[EM] "scored condorcet", etc
stepjak at yahoo.fr
Tue Nov 22 14:38:06 PST 2005
--- Rob Brown <rob at karmatics.com> a écrit :
> I don't question that meeting lots of criteria is good, but sometimes I
> whether some of the people on this list tend to see things in such black
> white terms that they are really missing some important points. For
> with regard to, say, the "clone independence" criterion: is it possible
> two methods both technically fail this criterion, but that one does a
> whole lot
> better than the other on it? For instance, plurality utterly fails this.
Actually plurality only fails half of it. Plurality isn't sensitive to
> Minmax....seems to me that it would only affected by clone candidates in
> most contrived situations. I think that saying that something "fails",
> saying "how badly it fails", is misleading.
Ok. MinSum fails clone independence "badly."
MinMax is halfway decent on clone independence because 1. It is completely
insensitive to cloning losers, and 2. Only regarding the greatest loss
means the number of losses (and the number of candidates) is not so
In MinSum, if A defeats B, cloning A always hurts B's score. I don't
think this will be acceptable.
> So if MinMax (or the "MinSum" method I proposed) fails some criteria, but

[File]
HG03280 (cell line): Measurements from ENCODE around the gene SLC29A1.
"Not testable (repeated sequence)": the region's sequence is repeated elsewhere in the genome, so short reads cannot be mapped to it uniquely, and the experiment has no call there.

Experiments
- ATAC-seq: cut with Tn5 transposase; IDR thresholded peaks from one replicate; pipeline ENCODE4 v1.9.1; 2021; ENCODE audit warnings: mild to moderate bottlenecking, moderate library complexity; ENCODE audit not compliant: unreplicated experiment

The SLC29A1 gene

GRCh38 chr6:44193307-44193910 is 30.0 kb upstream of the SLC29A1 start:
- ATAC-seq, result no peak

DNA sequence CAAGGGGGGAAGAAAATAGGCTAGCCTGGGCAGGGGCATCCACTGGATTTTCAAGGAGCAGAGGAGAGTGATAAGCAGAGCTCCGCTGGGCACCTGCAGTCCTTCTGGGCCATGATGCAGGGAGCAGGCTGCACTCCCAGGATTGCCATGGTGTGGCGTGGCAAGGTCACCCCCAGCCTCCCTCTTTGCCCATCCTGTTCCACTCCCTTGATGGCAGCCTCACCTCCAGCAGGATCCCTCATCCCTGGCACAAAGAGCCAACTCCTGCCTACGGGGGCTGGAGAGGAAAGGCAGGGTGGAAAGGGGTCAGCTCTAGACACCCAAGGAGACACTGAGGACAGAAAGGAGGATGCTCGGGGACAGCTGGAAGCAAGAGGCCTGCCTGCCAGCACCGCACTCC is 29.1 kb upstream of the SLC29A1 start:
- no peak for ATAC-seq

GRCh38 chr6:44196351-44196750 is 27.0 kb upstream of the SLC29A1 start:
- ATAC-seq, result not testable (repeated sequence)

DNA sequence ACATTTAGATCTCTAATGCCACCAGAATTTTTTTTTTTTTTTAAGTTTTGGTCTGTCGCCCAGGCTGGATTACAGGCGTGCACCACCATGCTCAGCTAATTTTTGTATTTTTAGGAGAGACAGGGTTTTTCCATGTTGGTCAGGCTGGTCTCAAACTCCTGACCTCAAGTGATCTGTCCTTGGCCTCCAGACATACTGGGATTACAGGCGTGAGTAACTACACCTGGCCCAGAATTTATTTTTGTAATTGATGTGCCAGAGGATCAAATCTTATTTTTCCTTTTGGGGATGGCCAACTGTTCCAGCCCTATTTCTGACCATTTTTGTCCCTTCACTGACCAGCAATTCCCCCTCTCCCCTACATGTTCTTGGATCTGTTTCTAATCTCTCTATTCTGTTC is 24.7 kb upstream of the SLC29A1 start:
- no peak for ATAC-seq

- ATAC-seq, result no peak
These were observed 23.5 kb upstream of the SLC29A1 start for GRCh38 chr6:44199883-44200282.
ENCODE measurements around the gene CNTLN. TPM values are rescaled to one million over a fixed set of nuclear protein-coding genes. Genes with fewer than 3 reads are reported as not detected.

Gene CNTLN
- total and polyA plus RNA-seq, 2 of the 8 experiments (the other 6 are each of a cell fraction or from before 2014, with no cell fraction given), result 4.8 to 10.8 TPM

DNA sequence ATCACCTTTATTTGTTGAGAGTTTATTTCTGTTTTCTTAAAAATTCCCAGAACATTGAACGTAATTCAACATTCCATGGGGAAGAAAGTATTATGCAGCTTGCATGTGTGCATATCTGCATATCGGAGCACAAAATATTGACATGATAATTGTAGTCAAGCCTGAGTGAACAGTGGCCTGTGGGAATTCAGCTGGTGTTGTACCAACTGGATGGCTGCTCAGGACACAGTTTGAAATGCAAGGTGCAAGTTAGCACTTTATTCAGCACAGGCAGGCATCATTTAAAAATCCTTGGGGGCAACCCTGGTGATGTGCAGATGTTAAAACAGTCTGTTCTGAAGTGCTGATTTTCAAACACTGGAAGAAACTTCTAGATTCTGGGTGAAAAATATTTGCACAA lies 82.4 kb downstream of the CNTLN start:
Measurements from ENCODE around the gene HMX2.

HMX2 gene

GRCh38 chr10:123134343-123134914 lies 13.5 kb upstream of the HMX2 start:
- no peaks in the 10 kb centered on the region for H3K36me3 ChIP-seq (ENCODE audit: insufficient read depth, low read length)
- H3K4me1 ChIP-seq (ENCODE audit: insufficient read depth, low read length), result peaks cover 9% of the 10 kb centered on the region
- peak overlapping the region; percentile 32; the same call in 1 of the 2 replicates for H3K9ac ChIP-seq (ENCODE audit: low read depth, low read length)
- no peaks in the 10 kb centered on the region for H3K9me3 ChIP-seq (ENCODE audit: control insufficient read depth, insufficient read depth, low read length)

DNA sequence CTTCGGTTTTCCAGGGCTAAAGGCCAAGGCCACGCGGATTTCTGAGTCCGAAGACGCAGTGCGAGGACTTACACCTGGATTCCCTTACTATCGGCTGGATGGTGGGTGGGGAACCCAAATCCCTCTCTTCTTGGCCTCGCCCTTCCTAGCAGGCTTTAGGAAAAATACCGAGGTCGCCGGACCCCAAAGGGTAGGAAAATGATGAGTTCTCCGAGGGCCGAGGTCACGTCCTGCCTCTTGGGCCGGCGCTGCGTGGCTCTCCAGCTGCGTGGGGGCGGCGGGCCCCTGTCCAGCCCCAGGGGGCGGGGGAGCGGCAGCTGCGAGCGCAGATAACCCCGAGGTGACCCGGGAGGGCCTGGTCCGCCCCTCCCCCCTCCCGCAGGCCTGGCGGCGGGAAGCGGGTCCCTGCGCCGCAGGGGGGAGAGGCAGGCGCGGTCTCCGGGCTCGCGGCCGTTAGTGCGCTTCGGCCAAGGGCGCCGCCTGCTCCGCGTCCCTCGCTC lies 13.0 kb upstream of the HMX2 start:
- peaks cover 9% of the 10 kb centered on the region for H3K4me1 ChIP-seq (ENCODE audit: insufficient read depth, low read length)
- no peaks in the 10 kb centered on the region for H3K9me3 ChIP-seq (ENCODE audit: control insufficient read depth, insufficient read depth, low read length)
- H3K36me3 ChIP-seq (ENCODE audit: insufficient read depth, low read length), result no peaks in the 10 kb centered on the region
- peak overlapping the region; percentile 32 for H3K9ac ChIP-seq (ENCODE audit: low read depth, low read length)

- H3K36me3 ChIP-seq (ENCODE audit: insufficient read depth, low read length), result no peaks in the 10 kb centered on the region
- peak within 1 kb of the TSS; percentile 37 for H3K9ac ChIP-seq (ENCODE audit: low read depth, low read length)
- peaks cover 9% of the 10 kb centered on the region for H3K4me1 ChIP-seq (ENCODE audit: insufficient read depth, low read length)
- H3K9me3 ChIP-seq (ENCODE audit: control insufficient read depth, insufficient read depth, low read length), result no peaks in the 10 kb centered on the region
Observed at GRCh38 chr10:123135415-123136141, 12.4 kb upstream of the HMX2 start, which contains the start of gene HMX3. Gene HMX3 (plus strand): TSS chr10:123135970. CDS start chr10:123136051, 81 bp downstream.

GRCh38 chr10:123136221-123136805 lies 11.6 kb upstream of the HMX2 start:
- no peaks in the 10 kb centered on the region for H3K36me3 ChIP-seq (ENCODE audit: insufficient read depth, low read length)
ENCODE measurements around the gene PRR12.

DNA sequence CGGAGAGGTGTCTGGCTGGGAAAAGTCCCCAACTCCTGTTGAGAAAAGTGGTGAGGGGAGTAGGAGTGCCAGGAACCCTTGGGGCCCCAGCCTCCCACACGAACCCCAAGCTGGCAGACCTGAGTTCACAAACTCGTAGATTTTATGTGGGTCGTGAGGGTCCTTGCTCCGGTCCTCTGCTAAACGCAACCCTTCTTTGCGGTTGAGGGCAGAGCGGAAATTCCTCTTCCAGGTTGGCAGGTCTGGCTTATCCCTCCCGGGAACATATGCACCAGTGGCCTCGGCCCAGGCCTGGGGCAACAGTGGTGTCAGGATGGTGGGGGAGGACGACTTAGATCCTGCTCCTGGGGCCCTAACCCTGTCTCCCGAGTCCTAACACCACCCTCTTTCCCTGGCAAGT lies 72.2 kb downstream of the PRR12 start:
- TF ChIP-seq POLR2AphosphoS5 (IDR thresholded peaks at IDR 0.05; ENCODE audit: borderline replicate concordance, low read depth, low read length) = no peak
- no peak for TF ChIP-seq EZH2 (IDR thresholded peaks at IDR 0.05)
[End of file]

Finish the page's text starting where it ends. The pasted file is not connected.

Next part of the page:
> by a little bit",
MinSum is identical to MinMax(margins) when there are only three
In my opinion, MinMax(margins) isn't usable. I don't find that it fails
criteria "only by a little bit."
>while having other desirable properties that can make
> it more
> "marketable" (i.e. you can actually explain how it is tabulated to
> people in a way they will understand, and show the results in a way they
> understand), I think that could far outweigh its technical imperfections.
I understand that marketability/explicability is important. But is MinSum
really that great here? I think it would be easier to explain MinMax(wv)
(which satisfies plurality and fails minimal defense "only a little").
> Now, with electing a single candidate, things are different, but
> could still be valuable. Here is an example:
> Say one election method tends to pick a non-controversial, middle ground
> candidate. Someone that doesn't offend anyone but isn't necessarily
> loved by
> many people either.
> Say another method tends to favor a candidate that is strongly favored by
> disregarding whether that candidate is despised by a few.
I don't think this kind of method really exists.
> Now, wouldn't it be nice if you could, when writing a new constitution or
> by-laws, decide the exact balance that is desired, to encourage harmony
> also allowing for healthy debate? Rather than having to say "should we
> beatpath or minmax or approval or IRV or plurality?", they could say
> "we'll use
> the Tun-o-matic system with the harmony factor set to .7".
Well, if we're going to use something so complicated as a tun-o-matic
system with harmony factors, it should make little difference whether
MinSum (for example) is easy to understand on its own.
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